This easy-to-make mouthwash passes the I-avoid-putting-anything-down-the-drain-that-I-won’t-eat test, which I mentioned in my recent TMI post. You might actually want to drink this, since it contains only vodka, spices and water. With just these few edible ingredients, you can make a large amount of inexpensive mouthwash that works really well to freshen your breath.
Original Listerine, on the other hand, contains:
- Eucalyptol 0.092%
- Menthol 0.042%
- Methyl salicylate 0.060%
- Thymol 0.064%
- Water (why hand over your hard-earned cash for this?)
- Alcohol (26.9% — sorry mine does contain less)
- Benzoic acid (used as a preservative and may be animal derived)
- Poloxamer 407 (not something I keep in my pantry)
- Sodium benzoate (ditto)
- Caramel (made by heating glucose or sucrose solutions)
After you’ve polluted your mouth with this chemical concoction, you then have to deal with the disposal of the plastic pollution that comes with it—the bottle and lid. Yes, you can recycle the bottle (but not the lid), however, plastic is downcycled, meaning it is recycled once or twice only before it ends up in—yes—landfill.
Cut plastic at its source and make your own mouthwash for pennies, sans the nasty chemicals. I am able to buy spices in bulk and the vodka comes in a glass bottle I can reuse for my scrap vinegar, kombucha, ginger beer and so on. Or I can recycle it. Glass is recycled where I live.
A DIY alternative mouthwash
This is one of those non-recipe recipes. Essentially, you make a tincture—alcohol infused with a medicinal substance. You can substitute the spices, although I would still include the cinnamon and cloves. Not only do those both have antibacterial properties, they also make this smell so good and taste more palatable (I’m not a big vodka fan).
Other spice options include rosemary or sage, also with antibacterial properties. Someone on my Facebook page suggested including neem tree in any form. Someone else on Instagram suggested adding myrrh and said it’s good for the gums. I’m not sure where to buy neem tree or myrrh but Google knows.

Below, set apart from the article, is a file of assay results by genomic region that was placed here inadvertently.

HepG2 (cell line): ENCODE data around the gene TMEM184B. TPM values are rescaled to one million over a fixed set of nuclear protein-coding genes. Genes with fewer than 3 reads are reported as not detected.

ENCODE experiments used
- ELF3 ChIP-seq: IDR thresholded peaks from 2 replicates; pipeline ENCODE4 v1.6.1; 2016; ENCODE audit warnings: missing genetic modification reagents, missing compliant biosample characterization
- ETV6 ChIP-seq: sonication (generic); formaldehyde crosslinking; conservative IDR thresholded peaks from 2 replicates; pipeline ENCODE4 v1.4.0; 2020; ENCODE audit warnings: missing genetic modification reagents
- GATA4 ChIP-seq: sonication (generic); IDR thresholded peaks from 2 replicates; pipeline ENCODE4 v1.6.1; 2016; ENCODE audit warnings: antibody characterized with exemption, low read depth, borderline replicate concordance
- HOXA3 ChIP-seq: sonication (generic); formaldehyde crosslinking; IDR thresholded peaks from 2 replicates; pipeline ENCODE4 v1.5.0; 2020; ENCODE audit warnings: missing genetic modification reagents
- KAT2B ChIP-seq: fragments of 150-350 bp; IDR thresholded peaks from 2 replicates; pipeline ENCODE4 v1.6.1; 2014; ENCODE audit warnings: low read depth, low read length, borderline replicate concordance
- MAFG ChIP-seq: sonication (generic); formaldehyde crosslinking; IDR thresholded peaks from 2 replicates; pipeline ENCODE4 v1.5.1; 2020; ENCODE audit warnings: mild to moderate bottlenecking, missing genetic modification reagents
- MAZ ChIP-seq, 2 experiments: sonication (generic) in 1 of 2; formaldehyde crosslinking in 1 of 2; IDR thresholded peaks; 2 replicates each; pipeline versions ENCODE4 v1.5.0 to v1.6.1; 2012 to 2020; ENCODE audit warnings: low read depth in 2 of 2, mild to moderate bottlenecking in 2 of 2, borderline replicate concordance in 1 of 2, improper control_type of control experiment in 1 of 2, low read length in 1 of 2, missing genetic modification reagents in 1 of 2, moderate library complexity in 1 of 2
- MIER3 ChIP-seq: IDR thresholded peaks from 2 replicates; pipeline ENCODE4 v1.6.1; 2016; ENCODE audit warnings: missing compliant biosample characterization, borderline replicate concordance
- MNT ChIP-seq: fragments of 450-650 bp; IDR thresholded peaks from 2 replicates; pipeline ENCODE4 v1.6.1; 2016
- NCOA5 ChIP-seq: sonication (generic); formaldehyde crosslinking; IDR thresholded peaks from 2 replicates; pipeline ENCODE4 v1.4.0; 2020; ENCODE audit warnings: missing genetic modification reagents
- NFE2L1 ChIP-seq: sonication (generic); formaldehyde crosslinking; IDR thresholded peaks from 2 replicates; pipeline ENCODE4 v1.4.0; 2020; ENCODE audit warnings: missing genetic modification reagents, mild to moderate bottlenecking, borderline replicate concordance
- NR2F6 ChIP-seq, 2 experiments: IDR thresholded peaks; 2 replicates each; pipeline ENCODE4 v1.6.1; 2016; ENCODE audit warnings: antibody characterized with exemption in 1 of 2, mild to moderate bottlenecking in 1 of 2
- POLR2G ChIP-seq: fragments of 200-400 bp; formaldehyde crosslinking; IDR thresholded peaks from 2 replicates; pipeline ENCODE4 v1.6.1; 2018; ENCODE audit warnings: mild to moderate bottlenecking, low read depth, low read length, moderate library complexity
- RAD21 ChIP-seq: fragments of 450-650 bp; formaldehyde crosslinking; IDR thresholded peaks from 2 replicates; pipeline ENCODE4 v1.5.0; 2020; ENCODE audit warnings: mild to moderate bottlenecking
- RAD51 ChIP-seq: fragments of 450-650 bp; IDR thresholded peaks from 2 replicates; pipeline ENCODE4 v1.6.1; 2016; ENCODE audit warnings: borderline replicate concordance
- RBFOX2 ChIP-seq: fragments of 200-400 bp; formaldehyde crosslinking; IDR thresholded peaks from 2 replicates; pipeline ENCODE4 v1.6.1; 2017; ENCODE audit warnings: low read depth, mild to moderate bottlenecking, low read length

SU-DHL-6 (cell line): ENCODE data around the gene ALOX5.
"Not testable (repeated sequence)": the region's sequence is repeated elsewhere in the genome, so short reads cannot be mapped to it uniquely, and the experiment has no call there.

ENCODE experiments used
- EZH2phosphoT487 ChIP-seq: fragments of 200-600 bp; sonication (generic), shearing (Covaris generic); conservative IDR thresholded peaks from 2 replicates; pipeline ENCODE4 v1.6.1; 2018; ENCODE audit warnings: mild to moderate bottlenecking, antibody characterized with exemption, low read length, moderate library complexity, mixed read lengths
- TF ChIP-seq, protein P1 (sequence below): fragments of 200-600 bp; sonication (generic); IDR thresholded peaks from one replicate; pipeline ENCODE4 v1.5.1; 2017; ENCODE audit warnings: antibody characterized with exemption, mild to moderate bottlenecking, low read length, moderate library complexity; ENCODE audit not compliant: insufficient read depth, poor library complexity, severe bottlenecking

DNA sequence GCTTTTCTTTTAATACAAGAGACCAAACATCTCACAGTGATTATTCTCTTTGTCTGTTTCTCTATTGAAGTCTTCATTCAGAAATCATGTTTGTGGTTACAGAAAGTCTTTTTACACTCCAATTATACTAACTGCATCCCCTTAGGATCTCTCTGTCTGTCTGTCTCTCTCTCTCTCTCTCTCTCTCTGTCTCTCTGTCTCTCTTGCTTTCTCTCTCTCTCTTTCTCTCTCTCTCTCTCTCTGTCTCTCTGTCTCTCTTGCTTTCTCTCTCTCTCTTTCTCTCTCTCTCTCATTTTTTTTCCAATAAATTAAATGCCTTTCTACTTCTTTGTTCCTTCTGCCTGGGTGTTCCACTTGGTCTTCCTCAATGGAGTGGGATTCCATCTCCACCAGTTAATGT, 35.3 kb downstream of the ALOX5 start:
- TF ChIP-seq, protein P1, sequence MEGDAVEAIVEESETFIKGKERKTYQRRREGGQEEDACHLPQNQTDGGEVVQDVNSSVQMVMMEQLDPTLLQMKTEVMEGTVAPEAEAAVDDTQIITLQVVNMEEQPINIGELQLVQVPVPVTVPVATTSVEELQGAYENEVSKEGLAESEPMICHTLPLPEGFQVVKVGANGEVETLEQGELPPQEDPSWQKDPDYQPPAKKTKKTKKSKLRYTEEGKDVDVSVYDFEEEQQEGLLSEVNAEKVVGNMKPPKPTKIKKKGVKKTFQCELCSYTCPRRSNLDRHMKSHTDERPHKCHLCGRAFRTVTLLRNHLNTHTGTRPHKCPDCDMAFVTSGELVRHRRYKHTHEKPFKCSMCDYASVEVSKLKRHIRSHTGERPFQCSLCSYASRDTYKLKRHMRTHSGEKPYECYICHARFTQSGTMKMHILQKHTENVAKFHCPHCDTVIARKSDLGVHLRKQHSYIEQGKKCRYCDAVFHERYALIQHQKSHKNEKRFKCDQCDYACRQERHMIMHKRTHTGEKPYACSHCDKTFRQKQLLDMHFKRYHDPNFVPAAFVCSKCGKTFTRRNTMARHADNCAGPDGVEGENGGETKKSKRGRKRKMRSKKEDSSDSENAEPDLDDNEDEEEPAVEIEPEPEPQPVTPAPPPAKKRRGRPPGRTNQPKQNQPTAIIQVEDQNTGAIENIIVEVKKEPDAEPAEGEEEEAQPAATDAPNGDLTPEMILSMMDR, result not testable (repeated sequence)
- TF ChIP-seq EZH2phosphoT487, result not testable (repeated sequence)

To dilute or not to dilute?
When I posted a picture of this on Instagram, a couple of people asked if they could dilute the entire tincture with water in advance and skip the step of diluting the mouthwash before every use. I’m not sure if mold will grow in a diluted form of this or not, so I’m giving it a try with just a small amount of my finished tincture. In the picture below, I combined about 1 part tincture to 10 parts water. I will keep you posted.
07/09/17 update: The temptation to apply this directly from the diluted jar and not pour in a cup was too great and so I contaminated the mouthwash. A bit of mold formed, I’m embarrassed to admit (at least I’m honest). If you dilute it, be sure to keep a separate cup in the bathroom for use. I prefer to store it at full strength. It takes up less space when I bring it to work.
Zero Waste Mouthwash
- 1 glass jar
- 1 cup vodka
- 12 whole cloves
- 3 whole star anise
- 1 cinnamon stick, broken to fit your jar
- 8 to 10 drops essential oil if desired, such as cinnamon, peppermint or tea tree oil (optional)
- Pour vodka and spices into a jar. Replace the lid. Shake.
- After a month, strain the tincture.
- To use, combine 1/4 teaspoon with 2 tablespoons of water, swirl around your mouth, gargle and spit out if desired.